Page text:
OPINION | The growth of women’s football in Spain

The Camp Nou is going to be full for March’s mouth-watering Champions League clash between Barcelona and Real Madrid.

This is undoubtedly a great step forward for women’s football and female sport more generally.

It shows that there is a wide audience for the game and it serves to raise the profile of the game significantly.

Again, it puts Spanish football at the forefront of women’s sport.

The record attendance for a female match was broken in 2019 with a match between Atlético Madrid and Athletic Club.

Nearly 50,000 saw the game that day.

It was broken again in March of the same year at the Wanda Metropolitano when 60,000 saw the encounter between hosts Atlético Madrid and Barcelona.

An FC Barcelona statement about the upcoming potential record-breaking El Clásico read: “Camp Nou will be full for the game between Barça and Real Madrid in the quarter-finals of this season’s UEFA Women’s Champions League.

“Fans and members have taken up all the tickets available for the game which is on 30 March, kick-off 6.45pm CEST.”

There are nonetheless a few logistical things to consider.

This sell-out crowd does not include the 15 per cent that UEFA gets.

It is also contingent on the Covid pandemic and the exact rules of mass crowds at the time of the tie.

Nonetheless, it is an exciting time in women’s sport and it is clear that women’s football is going from strength to strength.

Alexia Putellas winning the Ballon d’Or has put women’s football into the national conversation.

What this Barça Femení side is achieving is magnificent.

This increase in exposure has led to front-page stories of daily sports and live matches on Spanish national television.

This year, fans of La Liga Iberdrola can also watch some of the matches on television in the UK.

Thus, it is clear that women’s football is developing at a fast pace.

But this makes the following incident all the more disappointing.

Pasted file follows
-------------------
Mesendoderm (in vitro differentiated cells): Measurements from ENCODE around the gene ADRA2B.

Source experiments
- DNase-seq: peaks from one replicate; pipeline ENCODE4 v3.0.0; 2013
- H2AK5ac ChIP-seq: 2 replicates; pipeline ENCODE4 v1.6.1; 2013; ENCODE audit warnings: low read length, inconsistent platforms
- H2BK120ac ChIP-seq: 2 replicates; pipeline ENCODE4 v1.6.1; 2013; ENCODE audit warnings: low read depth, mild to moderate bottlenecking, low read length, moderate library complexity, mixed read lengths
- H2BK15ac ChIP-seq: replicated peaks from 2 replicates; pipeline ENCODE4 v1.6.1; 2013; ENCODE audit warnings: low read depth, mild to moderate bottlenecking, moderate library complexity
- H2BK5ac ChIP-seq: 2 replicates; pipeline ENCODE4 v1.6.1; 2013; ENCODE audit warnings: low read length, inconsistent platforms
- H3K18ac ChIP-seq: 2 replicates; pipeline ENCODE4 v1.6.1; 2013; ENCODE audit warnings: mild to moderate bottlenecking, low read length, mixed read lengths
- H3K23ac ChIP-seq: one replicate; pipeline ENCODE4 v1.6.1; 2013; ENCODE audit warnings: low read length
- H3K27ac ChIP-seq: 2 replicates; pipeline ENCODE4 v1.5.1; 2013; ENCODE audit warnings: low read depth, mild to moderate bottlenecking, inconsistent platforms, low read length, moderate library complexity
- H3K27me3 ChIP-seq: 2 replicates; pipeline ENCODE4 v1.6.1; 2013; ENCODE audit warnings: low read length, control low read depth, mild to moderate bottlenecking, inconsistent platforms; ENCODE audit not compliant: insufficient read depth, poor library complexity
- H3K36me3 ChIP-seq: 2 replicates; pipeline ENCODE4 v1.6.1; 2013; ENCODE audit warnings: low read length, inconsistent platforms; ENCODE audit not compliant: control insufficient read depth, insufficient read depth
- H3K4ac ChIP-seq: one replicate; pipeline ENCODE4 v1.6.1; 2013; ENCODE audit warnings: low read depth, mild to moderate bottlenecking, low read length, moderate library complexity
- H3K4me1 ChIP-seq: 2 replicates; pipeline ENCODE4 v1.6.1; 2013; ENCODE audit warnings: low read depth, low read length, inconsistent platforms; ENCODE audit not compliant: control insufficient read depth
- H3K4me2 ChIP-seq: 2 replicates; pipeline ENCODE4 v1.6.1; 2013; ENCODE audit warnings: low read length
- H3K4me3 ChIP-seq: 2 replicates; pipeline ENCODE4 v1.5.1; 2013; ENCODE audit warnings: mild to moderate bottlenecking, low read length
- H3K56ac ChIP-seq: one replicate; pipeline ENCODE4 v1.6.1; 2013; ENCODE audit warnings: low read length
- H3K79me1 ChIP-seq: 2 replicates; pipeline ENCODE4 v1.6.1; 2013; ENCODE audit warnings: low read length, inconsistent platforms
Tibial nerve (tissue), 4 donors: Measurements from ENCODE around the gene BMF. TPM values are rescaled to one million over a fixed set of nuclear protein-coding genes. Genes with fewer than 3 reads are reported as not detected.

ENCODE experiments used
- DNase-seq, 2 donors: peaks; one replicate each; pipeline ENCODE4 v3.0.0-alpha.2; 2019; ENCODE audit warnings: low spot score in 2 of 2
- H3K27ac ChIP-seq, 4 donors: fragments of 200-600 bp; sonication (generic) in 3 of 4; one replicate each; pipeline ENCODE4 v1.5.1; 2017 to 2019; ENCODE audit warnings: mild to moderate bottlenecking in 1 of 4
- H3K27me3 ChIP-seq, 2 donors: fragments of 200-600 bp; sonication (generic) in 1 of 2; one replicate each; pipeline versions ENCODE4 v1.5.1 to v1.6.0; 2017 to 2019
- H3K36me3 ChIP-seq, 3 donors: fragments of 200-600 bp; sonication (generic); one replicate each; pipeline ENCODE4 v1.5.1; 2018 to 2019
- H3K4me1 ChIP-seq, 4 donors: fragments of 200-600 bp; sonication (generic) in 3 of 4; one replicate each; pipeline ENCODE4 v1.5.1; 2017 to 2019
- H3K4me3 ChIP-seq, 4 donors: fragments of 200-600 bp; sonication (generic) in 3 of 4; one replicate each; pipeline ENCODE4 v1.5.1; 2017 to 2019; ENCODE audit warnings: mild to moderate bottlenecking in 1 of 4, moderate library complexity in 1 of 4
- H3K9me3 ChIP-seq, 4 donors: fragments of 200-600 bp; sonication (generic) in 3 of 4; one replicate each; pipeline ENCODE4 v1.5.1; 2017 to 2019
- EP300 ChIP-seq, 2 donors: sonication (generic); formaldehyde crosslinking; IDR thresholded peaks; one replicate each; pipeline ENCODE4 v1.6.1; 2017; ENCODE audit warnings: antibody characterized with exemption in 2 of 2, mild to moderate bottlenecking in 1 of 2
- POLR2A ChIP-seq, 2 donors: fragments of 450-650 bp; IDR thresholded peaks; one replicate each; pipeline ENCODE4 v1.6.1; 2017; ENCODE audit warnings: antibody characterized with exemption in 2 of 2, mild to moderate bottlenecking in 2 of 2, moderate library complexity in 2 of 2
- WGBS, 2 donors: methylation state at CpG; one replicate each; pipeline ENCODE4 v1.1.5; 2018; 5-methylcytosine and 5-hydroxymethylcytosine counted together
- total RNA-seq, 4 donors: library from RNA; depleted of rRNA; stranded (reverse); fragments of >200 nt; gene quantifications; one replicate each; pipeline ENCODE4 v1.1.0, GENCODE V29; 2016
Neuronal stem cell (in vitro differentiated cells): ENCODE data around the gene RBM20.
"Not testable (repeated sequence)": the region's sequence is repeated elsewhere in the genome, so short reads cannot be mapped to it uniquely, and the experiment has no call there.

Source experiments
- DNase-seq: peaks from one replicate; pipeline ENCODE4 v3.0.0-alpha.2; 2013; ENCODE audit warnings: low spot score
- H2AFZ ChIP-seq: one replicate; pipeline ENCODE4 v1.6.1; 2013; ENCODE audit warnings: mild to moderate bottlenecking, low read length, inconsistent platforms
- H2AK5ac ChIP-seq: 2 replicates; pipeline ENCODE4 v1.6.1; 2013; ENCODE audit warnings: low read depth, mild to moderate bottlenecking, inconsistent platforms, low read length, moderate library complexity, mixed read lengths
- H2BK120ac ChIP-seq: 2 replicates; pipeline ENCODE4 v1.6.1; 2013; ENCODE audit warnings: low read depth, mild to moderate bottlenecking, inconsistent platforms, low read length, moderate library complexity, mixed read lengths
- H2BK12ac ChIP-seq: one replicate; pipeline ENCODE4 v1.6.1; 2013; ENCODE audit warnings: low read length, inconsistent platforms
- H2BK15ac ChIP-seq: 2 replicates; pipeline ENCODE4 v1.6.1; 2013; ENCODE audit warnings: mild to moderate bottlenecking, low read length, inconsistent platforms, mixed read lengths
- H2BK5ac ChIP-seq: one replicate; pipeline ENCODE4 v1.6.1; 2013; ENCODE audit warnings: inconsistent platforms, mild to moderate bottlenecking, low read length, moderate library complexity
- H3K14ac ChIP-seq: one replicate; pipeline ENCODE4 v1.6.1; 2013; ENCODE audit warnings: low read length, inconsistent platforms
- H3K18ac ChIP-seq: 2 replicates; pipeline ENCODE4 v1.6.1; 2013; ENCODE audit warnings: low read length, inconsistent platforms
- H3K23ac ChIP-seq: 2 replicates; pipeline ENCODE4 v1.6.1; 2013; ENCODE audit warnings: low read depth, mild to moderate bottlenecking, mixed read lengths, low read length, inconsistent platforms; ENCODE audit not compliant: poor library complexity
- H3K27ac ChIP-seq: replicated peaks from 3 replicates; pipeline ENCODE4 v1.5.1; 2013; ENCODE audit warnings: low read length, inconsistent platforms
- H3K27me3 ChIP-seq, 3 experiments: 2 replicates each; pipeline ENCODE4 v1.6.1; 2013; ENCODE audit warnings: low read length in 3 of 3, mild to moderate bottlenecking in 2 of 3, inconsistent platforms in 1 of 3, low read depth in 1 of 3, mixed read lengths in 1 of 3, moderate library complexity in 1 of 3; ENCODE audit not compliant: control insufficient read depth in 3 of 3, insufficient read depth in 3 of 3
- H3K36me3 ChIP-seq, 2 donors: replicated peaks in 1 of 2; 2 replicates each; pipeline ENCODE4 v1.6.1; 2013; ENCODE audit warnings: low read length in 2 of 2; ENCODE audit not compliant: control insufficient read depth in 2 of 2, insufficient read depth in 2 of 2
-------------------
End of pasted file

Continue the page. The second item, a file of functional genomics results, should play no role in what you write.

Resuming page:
During the furor in the recent Real Betis-Sevilla derby, a comment on Spanish radio station Cadena Cope showed there is still much to do in the battle against sexism.

After the game was postponed and forced to be played on the following day, one of the commentators noticed that Sevilla manager Julen Lopetegui’s trousers weren’t washed.

They instantly blamed his wife, saying she should have washed and ironed them.

As can be expected, professional female athletes were quick to comment on this incident.

Ballon d’Or winner Alexia Putellas simply tweeted “2022.”

And this sums up the frustrations felt by millions.

How in 2022 can comments such as these be made on national Spanish radio?

It is very easy to dismiss this as a joke or as one person’s comments.

Perhaps these types of views are increasingly rare.

But they should not be made at all.

Spain still has a problem with sexism, gender inequality and gender violence.

OPINION | The growth of women's football in Spain 6 fc barcelona v hb koge group c uefa womens champions league 1
Alexia Putellas of FC Barcelona (L) celebrates with teammate Leila Ouahabi after scoring during the UEFA Women’s Champions League group C match between FC Barcelona and HB Koge. (Photo by Alex Caparros/Getty Images)

At the end of March, 70,000 people may be watching Barcelona take on Real Madrid in a Champions League quarter-final.

This will be the highest attended female game in Spain (Covid permitting) and will help take women’s sport up a level in terms of exposure.

This is something to celebrate.

But as the recent comments on Spanish radio suggest, there is still a long way to go in the battle for female equality in Spain.

Perhaps this journalist thinks 70,000 fans should be ironing shirts instead of watching one of the biggest sporting spectacles of the year?

James Felton

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